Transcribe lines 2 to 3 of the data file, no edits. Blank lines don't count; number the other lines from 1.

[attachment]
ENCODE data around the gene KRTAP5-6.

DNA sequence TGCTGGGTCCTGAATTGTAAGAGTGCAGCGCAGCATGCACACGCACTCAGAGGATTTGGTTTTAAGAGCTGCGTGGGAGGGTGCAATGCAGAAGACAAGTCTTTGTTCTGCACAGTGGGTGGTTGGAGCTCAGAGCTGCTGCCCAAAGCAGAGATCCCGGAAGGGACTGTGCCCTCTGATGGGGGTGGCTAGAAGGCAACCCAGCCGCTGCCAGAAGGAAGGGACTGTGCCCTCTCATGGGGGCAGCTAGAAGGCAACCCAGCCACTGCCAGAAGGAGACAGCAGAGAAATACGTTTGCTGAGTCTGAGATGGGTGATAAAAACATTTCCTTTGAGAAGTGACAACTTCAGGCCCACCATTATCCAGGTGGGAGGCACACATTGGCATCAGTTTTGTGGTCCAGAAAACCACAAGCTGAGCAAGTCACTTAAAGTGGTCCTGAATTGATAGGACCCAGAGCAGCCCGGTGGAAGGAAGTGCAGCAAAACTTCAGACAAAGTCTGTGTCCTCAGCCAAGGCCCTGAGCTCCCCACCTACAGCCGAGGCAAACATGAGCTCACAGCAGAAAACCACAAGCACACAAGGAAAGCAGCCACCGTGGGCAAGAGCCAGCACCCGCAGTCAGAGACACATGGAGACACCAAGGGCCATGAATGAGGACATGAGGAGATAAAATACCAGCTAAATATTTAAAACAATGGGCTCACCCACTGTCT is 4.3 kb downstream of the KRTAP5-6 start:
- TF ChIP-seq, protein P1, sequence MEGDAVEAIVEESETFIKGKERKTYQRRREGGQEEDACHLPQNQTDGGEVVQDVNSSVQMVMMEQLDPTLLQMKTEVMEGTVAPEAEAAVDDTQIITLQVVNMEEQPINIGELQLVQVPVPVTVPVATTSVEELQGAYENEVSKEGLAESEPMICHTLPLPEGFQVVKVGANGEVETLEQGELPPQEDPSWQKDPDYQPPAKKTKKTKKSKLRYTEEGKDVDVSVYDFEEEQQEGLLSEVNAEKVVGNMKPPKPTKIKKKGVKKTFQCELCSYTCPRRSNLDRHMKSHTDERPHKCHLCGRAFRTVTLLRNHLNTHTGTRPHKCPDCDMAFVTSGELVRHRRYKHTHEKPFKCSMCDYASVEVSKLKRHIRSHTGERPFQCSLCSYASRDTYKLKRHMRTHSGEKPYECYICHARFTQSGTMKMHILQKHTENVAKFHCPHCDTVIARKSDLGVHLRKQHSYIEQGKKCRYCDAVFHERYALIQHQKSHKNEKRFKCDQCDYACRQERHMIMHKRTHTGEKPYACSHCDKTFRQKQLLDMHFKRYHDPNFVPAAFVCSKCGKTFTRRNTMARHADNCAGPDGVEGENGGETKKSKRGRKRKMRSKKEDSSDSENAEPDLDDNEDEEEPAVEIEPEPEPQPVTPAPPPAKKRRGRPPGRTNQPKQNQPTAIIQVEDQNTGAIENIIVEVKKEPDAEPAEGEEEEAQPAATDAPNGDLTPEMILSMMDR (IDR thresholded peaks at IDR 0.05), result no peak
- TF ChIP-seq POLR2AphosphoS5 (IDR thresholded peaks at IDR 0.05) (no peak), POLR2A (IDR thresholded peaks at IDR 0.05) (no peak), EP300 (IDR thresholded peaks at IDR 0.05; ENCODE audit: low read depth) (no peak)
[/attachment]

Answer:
DNA sequence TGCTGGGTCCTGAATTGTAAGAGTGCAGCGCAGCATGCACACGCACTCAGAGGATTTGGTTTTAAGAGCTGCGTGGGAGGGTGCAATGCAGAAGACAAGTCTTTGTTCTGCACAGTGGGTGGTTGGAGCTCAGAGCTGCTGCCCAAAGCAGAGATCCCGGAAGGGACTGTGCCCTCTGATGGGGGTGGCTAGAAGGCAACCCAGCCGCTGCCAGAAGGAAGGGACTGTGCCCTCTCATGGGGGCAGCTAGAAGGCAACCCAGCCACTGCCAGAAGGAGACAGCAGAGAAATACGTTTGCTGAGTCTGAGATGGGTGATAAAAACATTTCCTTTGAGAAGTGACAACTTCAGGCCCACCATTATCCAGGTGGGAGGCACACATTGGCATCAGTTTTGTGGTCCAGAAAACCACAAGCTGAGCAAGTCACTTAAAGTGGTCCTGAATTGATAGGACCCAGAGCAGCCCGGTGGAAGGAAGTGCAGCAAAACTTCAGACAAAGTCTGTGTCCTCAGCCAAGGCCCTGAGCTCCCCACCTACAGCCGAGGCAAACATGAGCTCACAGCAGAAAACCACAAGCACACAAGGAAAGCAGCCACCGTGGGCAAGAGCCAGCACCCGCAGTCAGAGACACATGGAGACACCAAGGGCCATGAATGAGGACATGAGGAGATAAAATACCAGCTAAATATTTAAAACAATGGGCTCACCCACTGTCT is 4.3 kb downstream of the KRTAP5-6 start:
- TF ChIP-seq, protein P1, sequence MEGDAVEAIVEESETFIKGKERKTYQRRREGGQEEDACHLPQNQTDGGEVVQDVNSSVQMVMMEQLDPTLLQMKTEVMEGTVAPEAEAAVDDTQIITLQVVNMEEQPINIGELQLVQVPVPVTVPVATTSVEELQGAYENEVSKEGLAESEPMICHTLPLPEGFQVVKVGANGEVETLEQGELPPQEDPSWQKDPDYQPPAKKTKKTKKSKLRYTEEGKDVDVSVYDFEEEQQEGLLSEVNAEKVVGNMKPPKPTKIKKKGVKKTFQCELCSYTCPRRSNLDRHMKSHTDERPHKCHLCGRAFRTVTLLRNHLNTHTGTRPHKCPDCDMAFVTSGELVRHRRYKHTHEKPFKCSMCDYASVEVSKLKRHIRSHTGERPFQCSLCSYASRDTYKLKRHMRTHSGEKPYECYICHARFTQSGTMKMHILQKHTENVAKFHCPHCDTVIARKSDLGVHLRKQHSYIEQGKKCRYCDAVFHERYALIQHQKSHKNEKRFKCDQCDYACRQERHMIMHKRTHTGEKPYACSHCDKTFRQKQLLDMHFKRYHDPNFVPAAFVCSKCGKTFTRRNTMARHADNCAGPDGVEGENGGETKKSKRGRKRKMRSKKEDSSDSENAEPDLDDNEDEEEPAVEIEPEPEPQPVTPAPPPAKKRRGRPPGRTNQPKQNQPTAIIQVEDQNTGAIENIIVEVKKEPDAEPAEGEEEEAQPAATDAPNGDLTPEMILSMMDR (IDR thresholded peaks at IDR 0.05), result no peak